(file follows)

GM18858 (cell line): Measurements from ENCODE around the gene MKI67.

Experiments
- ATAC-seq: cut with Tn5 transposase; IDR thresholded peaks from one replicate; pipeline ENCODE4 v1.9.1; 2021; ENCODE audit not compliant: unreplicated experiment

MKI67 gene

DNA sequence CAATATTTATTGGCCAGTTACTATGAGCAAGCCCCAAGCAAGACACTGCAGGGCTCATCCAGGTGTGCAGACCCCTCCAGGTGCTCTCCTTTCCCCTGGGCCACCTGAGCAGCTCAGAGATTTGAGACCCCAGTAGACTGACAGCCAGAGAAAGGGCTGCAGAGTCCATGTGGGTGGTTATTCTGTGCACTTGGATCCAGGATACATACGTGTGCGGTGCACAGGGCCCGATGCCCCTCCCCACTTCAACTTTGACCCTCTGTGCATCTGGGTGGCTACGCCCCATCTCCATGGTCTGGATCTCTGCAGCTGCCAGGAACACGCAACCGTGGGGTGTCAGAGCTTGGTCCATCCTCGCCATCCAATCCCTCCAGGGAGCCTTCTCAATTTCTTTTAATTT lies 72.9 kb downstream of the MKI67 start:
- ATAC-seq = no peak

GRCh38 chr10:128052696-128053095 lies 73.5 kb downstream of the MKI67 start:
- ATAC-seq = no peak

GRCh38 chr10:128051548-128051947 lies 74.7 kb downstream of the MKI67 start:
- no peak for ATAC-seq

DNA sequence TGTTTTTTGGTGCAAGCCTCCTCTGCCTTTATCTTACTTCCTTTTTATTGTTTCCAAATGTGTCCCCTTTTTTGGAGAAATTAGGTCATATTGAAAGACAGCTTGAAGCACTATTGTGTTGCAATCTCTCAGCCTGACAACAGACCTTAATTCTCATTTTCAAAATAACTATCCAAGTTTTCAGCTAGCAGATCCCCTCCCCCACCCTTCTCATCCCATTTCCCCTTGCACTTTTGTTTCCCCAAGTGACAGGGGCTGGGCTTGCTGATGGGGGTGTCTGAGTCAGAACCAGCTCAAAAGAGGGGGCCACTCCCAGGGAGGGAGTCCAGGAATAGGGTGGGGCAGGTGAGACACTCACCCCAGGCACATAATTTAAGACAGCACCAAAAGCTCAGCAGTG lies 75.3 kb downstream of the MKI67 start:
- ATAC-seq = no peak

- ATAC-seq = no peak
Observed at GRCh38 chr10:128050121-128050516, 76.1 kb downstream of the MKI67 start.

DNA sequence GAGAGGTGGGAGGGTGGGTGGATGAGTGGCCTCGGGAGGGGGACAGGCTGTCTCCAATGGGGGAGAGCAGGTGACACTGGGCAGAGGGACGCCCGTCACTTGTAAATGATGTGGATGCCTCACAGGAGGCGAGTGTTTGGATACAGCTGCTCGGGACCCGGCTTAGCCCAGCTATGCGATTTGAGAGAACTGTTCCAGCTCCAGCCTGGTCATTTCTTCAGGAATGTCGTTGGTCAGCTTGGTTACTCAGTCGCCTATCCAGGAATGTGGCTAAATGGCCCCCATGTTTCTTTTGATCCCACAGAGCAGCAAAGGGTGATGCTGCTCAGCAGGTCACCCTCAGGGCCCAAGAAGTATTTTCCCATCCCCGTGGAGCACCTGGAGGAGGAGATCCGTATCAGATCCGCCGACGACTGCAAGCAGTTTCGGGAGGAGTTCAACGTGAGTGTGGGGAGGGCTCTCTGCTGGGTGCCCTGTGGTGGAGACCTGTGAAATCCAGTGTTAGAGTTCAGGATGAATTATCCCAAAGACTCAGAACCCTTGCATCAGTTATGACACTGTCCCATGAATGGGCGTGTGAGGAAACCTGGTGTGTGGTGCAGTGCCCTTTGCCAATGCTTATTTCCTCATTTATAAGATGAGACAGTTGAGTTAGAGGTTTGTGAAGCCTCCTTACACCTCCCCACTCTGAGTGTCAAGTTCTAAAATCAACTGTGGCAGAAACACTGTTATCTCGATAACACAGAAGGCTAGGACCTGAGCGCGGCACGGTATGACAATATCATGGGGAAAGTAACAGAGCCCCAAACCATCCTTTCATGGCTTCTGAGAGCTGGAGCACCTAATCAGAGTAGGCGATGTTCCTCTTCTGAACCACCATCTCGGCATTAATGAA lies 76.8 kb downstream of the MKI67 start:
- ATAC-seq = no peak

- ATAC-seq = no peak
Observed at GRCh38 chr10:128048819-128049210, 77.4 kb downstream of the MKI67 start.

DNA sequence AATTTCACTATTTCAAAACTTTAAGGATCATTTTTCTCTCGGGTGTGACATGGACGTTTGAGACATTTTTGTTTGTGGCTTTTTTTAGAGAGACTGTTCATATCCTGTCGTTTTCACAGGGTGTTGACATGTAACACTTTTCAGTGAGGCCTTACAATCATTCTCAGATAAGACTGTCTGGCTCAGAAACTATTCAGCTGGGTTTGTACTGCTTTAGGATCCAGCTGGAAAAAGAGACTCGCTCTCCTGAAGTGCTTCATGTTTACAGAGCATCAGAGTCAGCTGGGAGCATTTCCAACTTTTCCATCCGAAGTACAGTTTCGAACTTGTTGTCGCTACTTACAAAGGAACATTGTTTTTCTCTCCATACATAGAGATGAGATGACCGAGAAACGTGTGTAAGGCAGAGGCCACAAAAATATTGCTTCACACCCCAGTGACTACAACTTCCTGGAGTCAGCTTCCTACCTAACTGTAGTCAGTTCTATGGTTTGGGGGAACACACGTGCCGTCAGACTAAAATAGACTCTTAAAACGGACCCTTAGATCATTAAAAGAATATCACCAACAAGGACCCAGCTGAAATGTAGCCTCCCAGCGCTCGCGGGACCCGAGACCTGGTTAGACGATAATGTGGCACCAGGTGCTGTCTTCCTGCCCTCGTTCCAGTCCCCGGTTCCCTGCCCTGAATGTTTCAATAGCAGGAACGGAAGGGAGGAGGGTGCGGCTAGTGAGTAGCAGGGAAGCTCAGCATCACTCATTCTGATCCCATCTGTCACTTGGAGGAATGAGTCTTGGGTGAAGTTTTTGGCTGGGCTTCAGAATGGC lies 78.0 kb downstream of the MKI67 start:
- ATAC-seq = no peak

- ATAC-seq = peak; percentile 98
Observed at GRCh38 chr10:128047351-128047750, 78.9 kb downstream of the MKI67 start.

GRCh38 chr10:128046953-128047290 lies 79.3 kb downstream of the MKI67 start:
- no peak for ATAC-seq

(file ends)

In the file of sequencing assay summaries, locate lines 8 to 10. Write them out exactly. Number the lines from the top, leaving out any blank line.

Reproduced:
- ATAC-seq = no peak

GRCh38 chr10:128051548-128051947 lies 74.7 kb downstream of the MKI67 start:
- no peak for ATAC-seq